reflections · the tech charisma of Marques Brownlee · Calendly · the sci-fi of Octavia Butler · selections and excerpting · Great Big Story
Hello engaged citizens,
I was moved by astronomer Neil deGrasse Tyson’s essay, Reflections on the Color of my Skin.
The piece draws on his personal experience and cites sources. Notably, Tyson has has been silent on social media in the last couple of weeks—but when he shows up with something to say, he punches deep.
Ficus Lyrata, photo by Clay Banks
Outrage on social media is a double-edged sword. It raises awareness and spurs action for important issues, like race and justice in law enforcement. I hope and expect that the outrage now surfacing online and in protests will catalyze lasting change in US society and police policy. It’s given new vigor to my personal social justice work, and I suspect that’s true for many others reading.
But social media also brings a ledger of harms. It’s easy to get lost in doomscrolling and the paralyzing emotions that can bring, rather than moving purposefully to do our part in bettering the world.
I’m inspired by Tyson’s example to engage thoughtfully with the issues of the day. To that end, this email update is devoted to showcasing some inspiring makers who have had an impact on my life. (Muse product updates are at the end.)
In a moment when the news and social media might leave us all feeling despair or anger, I hope the work of these makers offer a bit of uplift and inspiration, to further motivate us all on creating a more just society.
We’ve linked the video reviews of tech vlogger Marques Brownlee in past Muse updates. From iPads to cinema robots, Brownlee displays easy charisma, stylish design, and infectious enthusiasm for all things tech.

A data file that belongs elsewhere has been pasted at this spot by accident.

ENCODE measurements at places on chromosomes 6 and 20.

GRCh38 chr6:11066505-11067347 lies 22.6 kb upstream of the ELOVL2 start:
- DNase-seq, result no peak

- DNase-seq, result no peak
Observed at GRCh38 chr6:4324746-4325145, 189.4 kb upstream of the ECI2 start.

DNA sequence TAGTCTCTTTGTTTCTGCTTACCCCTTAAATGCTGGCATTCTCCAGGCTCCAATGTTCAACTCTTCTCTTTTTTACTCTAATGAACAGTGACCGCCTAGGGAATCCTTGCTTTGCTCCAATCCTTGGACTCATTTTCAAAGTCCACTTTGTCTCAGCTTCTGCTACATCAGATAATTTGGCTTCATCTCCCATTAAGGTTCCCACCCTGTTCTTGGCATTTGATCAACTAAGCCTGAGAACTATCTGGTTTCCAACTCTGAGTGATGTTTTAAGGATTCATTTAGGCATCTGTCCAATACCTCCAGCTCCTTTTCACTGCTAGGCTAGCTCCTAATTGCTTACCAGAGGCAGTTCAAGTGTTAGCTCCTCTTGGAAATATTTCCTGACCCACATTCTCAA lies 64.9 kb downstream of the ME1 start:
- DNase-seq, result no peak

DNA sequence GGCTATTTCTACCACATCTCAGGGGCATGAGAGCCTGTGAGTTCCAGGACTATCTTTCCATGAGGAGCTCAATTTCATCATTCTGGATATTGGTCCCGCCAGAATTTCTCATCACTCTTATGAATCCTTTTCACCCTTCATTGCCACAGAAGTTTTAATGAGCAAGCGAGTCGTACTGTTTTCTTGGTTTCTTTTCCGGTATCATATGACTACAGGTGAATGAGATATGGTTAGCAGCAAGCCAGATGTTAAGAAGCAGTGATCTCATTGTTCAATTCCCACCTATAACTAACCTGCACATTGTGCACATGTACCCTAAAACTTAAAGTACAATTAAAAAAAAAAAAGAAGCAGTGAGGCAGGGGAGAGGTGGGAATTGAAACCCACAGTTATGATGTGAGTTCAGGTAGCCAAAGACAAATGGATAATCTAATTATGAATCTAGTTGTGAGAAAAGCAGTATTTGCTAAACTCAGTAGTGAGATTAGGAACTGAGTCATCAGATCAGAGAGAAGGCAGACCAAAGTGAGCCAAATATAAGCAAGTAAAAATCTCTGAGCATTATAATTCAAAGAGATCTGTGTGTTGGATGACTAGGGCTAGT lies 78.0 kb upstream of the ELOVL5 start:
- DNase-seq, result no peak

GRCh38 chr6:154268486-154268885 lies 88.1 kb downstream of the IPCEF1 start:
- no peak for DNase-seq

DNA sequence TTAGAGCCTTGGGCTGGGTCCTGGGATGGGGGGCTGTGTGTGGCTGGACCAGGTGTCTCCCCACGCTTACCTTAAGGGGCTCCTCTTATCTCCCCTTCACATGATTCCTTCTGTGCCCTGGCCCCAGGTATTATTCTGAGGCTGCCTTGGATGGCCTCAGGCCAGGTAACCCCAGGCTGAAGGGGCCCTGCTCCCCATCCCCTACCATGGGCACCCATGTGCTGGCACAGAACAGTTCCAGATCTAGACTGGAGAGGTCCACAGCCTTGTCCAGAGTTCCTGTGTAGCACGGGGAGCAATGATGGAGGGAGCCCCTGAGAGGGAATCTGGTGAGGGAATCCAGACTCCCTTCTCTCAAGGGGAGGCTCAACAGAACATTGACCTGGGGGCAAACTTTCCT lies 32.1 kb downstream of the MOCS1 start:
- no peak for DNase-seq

Reflecting on the Color of My Skin addresses his experience and internal conflict of getting the spotlight for his race, and on being recognized as ”one of the best black creators” versus being ”one of the best creators, period.“
He says: ”I want to inspire kids that want see someone who looks like them making the right choices and finding success.“ And: ”What I'm asking is: find a diverse group of creators, and get into and enjoy what they're making.“
You probably know Calendly, the sleekly-designed tool for avoiding the back-and-forth email dance of scheduling calls and meetings. As someone living in Europe who often schedules with North Americans, I appreciate how it simplifies the timezone negotiation.
What maybe you didn’t know is that this mostly-bootstrapped company was founded by Tope Awotona, a Nigerian-born entrepreneur who migrated to the US and built his company into $30 million in annual revenue.
He says: “There are not nearly enough examples of people who look like us in positions of power or who have a lot of success in the tech field.”
I stumbled into reading Octavia Butler’s sci-fi classic series Xenogenesis as a teenager, and it blew my young mind. This is speculative fiction at its best: scenarios of far-future encounters with aliens that provide fresh perspective on our world and being human.
Butler was far ahead of her time, writing books in the 1970s and 80s that seem even more poignant and relevant today. She’s also considered one of the creators of Afrofuturism, which had a breakout hit in the 2018 film, Black Panther.
She says: “Why aren’t there more SF Black writers? There aren’t because there aren’t. What we don’t see, we assume can’t be. What a destructive assumption.”
Vastly less important than today’s social justice issues… but this a product newsletter after all, so here’s the latest from Muse.
And: I’m also pleased to say that Muse is now out of beta. We remain invitation-only for the moment, but you as a subscriber to these email updates already have an invitation. Download Muse from the App Store and try it today. 🚀
Great Big Story is a documentary channel which finds beauty and magic in people, places, and the natural world. Makers like this mochi master to these thousand-hand dancers to this man who makes stunning art with Excel. But what caught my eye today was Stephen Wiltshire’s intricately-detailed cityscapes drawn from memory. 😲